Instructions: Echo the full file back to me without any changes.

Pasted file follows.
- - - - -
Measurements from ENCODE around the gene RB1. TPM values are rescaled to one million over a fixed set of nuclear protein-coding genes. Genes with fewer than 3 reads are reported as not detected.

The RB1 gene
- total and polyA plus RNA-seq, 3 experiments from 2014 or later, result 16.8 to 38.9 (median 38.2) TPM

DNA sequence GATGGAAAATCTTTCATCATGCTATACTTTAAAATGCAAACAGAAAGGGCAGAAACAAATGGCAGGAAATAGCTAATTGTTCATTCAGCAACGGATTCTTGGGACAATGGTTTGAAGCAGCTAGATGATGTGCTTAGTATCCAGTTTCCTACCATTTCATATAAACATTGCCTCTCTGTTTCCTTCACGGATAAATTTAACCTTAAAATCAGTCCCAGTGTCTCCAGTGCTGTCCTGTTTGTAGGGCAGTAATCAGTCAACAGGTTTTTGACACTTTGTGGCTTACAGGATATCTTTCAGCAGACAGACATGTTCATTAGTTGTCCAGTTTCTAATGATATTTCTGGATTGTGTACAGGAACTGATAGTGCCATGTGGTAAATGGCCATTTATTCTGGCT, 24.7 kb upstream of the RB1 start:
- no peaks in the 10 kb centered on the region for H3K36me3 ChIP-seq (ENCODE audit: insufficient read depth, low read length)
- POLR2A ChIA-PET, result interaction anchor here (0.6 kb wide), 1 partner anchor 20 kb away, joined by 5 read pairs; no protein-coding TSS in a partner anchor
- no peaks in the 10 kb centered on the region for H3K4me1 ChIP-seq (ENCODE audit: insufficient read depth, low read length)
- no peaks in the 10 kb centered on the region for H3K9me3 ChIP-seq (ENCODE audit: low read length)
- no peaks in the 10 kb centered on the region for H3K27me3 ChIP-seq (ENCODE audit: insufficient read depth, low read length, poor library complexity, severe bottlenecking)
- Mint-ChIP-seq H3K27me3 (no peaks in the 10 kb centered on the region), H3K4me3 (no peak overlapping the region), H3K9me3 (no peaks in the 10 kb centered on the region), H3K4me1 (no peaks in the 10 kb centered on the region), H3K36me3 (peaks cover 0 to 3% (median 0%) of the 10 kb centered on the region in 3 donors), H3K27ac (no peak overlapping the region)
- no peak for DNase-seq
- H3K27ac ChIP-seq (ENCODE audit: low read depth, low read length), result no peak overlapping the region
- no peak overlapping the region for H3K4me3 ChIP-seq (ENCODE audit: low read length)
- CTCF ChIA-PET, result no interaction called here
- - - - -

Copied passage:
Measurements from ENCODE around the gene RB1. TPM values are rescaled to one million over a fixed set of nuclear protein-coding genes. Genes with fewer than 3 reads are reported as not detected.

The RB1 gene
- total and polyA plus RNA-seq, 3 experiments from 2014 or later, result 16.8 to 38.9 (median 38.2) TPM

DNA sequence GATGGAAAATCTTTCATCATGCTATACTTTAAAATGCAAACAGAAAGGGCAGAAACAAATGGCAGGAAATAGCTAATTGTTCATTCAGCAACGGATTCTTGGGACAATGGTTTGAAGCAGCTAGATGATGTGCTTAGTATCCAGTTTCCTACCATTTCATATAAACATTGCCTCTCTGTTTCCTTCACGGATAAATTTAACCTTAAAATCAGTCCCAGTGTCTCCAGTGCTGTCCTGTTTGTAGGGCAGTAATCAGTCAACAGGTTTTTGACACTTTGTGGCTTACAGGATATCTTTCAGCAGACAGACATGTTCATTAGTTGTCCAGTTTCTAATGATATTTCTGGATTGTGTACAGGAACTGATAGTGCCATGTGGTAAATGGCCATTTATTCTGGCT, 24.7 kb upstream of the RB1 start:
- no peaks in the 10 kb centered on the region for H3K36me3 ChIP-seq (ENCODE audit: insufficient read depth, low read length)
- POLR2A ChIA-PET, result interaction anchor here (0.6 kb wide), 1 partner anchor 20 kb away, joined by 5 read pairs; no protein-coding TSS in a partner anchor
- no peaks in the 10 kb centered on the region for H3K4me1 ChIP-seq (ENCODE audit: insufficient read depth, low read length)
- no peaks in the 10 kb centered on the region for H3K9me3 ChIP-seq (ENCODE audit: low read length)
- no peaks in the 10 kb centered on the region for H3K27me3 ChIP-seq (ENCODE audit: insufficient read depth, low read length, poor library complexity, severe bottlenecking)
- Mint-ChIP-seq H3K27me3 (no peaks in the 10 kb centered on the region), H3K4me3 (no peak overlapping the region), H3K9me3 (no peaks in the 10 kb centered on the region), H3K4me1 (no peaks in the 10 kb centered on the region), H3K36me3 (peaks cover 0 to 3% (median 0%) of the 10 kb centered on the region in 3 donors), H3K27ac (no peak overlapping the region)
- no peak for DNase-seq
- H3K27ac ChIP-seq (ENCODE audit: low read depth, low read length), result no peak overlapping the region
- no peak overlapping the region for H3K4me3 ChIP-seq (ENCODE audit: low read length)
- CTCF ChIA-PET, result no interaction called here